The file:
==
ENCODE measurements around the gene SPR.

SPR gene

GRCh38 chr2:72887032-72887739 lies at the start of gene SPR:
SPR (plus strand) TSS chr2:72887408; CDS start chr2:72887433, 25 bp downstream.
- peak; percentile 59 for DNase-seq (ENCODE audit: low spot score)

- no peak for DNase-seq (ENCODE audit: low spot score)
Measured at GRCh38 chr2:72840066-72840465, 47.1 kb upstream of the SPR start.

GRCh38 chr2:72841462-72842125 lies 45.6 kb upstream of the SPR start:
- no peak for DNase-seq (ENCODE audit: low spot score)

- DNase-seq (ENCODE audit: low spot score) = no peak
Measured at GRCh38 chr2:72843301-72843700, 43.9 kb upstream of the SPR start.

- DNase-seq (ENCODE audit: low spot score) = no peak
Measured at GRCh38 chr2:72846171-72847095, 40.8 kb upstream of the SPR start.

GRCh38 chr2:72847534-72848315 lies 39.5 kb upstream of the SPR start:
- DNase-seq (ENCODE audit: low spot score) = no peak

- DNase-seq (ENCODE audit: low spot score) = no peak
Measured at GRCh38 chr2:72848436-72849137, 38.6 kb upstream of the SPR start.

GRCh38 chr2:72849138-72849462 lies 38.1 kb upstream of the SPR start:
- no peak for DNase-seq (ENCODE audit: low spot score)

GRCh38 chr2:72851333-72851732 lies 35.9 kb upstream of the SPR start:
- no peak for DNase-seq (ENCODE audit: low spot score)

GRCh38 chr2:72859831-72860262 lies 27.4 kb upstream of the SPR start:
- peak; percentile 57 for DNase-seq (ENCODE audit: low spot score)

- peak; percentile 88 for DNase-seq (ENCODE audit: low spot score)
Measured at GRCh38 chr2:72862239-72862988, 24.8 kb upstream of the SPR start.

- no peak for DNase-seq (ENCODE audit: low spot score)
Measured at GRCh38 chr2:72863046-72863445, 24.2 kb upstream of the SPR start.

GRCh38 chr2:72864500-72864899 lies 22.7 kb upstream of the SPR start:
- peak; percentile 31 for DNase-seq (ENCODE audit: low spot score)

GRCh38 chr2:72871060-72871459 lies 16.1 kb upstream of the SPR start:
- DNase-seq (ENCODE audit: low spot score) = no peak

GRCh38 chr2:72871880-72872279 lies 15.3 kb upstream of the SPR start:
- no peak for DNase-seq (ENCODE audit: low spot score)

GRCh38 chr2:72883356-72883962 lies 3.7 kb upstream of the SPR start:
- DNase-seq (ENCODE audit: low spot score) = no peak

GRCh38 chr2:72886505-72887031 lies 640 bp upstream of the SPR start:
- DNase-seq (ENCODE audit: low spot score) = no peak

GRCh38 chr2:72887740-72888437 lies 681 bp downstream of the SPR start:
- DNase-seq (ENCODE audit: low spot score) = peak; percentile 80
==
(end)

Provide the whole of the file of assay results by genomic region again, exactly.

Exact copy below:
ENCODE measurements around the gene SPR.

SPR gene

GRCh38 chr2:72887032-72887739 lies at the start of gene SPR:
SPR (plus strand) TSS chr2:72887408; CDS start chr2:72887433, 25 bp downstream.
- peak; percentile 59 for DNase-seq (ENCODE audit: low spot score)

- no peak for DNase-seq (ENCODE audit: low spot score)
Measured at GRCh38 chr2:72840066-72840465, 47.1 kb upstream of the SPR start.

GRCh38 chr2:72841462-72842125 lies 45.6 kb upstream of the SPR start:
- no peak for DNase-seq (ENCODE audit: low spot score)

- DNase-seq (ENCODE audit: low spot score) = no peak
Measured at GRCh38 chr2:72843301-72843700, 43.9 kb upstream of the SPR start.

- DNase-seq (ENCODE audit: low spot score) = no peak
Measured at GRCh38 chr2:72846171-72847095, 40.8 kb upstream of the SPR start.

GRCh38 chr2:72847534-72848315 lies 39.5 kb upstream of the SPR start:
- DNase-seq (ENCODE audit: low spot score) = no peak

- DNase-seq (ENCODE audit: low spot score) = no peak
Measured at GRCh38 chr2:72848436-72849137, 38.6 kb upstream of the SPR start.

GRCh38 chr2:72849138-72849462 lies 38.1 kb upstream of the SPR start:
- no peak for DNase-seq (ENCODE audit: low spot score)

GRCh38 chr2:72851333-72851732 lies 35.9 kb upstream of the SPR start:
- no peak for DNase-seq (ENCODE audit: low spot score)

GRCh38 chr2:72859831-72860262 lies 27.4 kb upstream of the SPR start:
- peak; percentile 57 for DNase-seq (ENCODE audit: low spot score)

- peak; percentile 88 for DNase-seq (ENCODE audit: low spot score)
Measured at GRCh38 chr2:72862239-72862988, 24.8 kb upstream of the SPR start.

- no peak for DNase-seq (ENCODE audit: low spot score)
Measured at GRCh38 chr2:72863046-72863445, 24.2 kb upstream of the SPR start.

GRCh38 chr2:72864500-72864899 lies 22.7 kb upstream of the SPR start:
- peak; percentile 31 for DNase-seq (ENCODE audit: low spot score)

GRCh38 chr2:72871060-72871459 lies 16.1 kb upstream of the SPR start:
- DNase-seq (ENCODE audit: low spot score) = no peak

GRCh38 chr2:72871880-72872279 lies 15.3 kb upstream of the SPR start:
- no peak for DNase-seq (ENCODE audit: low spot score)

GRCh38 chr2:72883356-72883962 lies 3.7 kb upstream of the SPR start:
- DNase-seq (ENCODE audit: low spot score) = no peak

GRCh38 chr2:72886505-72887031 lies 640 bp upstream of the SPR start:
- DNase-seq (ENCODE audit: low spot score) = no peak

GRCh38 chr2:72887740-72888437 lies 681 bp downstream of the SPR start:
- DNase-seq (ENCODE audit: low spot score) = peak; percentile 80